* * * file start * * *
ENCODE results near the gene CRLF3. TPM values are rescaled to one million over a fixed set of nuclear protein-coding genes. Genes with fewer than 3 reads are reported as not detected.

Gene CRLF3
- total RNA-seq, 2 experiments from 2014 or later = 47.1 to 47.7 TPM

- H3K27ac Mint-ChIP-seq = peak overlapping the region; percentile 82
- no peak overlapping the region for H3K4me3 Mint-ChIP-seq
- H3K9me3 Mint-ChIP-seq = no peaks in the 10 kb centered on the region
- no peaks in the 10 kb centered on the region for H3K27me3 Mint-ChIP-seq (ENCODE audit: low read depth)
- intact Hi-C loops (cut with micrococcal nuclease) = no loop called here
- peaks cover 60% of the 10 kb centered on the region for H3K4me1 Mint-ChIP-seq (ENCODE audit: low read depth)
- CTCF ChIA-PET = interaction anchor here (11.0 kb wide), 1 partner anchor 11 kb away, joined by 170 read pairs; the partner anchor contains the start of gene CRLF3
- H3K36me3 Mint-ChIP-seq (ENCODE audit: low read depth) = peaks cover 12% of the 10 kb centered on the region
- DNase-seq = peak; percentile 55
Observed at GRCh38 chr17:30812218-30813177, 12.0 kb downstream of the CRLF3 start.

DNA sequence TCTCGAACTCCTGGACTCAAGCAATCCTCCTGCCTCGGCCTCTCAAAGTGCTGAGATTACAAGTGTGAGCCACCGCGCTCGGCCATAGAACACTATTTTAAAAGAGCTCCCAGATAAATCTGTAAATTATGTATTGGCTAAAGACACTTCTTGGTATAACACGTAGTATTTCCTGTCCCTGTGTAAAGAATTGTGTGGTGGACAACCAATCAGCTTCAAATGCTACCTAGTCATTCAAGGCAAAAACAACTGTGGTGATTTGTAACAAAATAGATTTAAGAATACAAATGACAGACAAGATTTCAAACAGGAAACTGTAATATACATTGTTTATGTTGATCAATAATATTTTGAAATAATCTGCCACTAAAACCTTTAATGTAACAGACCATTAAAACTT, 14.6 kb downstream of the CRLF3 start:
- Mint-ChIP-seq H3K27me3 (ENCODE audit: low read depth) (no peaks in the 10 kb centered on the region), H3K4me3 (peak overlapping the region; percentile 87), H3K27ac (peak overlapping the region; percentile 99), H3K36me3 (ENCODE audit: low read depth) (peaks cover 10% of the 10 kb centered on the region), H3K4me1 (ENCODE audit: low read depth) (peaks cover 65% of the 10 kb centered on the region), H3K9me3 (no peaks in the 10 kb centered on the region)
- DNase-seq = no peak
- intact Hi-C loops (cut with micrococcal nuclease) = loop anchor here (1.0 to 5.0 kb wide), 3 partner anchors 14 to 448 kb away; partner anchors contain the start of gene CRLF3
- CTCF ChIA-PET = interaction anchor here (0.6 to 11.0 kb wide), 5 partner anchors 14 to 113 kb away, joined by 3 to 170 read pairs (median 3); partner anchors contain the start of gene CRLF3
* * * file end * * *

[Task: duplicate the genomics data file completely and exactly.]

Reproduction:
ENCODE results near the gene CRLF3. TPM values are rescaled to one million over a fixed set of nuclear protein-coding genes. Genes with fewer than 3 reads are reported as not detected.

Gene CRLF3
- total RNA-seq, 2 experiments from 2014 or later = 47.1 to 47.7 TPM

- H3K27ac Mint-ChIP-seq = peak overlapping the region; percentile 82
- no peak overlapping the region for H3K4me3 Mint-ChIP-seq
- H3K9me3 Mint-ChIP-seq = no peaks in the 10 kb centered on the region
- no peaks in the 10 kb centered on the region for H3K27me3 Mint-ChIP-seq (ENCODE audit: low read depth)
- intact Hi-C loops (cut with micrococcal nuclease) = no loop called here
- peaks cover 60% of the 10 kb centered on the region for H3K4me1 Mint-ChIP-seq (ENCODE audit: low read depth)
- CTCF ChIA-PET = interaction anchor here (11.0 kb wide), 1 partner anchor 11 kb away, joined by 170 read pairs; the partner anchor contains the start of gene CRLF3
- H3K36me3 Mint-ChIP-seq (ENCODE audit: low read depth) = peaks cover 12% of the 10 kb centered on the region
- DNase-seq = peak; percentile 55
Observed at GRCh38 chr17:30812218-30813177, 12.0 kb downstream of the CRLF3 start.

DNA sequence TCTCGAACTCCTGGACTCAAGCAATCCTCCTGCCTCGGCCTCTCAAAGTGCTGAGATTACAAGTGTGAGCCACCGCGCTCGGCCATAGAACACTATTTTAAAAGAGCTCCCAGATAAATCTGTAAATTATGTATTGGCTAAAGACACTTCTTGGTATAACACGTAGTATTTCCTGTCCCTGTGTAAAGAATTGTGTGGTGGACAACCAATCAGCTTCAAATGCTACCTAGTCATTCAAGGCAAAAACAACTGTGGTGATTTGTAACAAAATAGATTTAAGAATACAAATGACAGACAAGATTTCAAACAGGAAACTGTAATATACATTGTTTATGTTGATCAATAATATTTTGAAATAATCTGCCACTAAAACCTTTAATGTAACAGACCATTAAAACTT, 14.6 kb downstream of the CRLF3 start:
- Mint-ChIP-seq H3K27me3 (ENCODE audit: low read depth) (no peaks in the 10 kb centered on the region), H3K4me3 (peak overlapping the region; percentile 87), H3K27ac (peak overlapping the region; percentile 99), H3K36me3 (ENCODE audit: low read depth) (peaks cover 10% of the 10 kb centered on the region), H3K4me1 (ENCODE audit: low read depth) (peaks cover 65% of the 10 kb centered on the region), H3K9me3 (no peaks in the 10 kb centered on the region)
- DNase-seq = no peak
- intact Hi-C loops (cut with micrococcal nuclease) = loop anchor here (1.0 to 5.0 kb wide), 3 partner anchors 14 to 448 kb away; partner anchors contain the start of gene CRLF3
- CTCF ChIA-PET = interaction anchor here (0.6 to 11.0 kb wide), 5 partner anchors 14 to 113 kb away, joined by 3 to 170 read pairs (median 3); partner anchors contain the start of gene CRLF3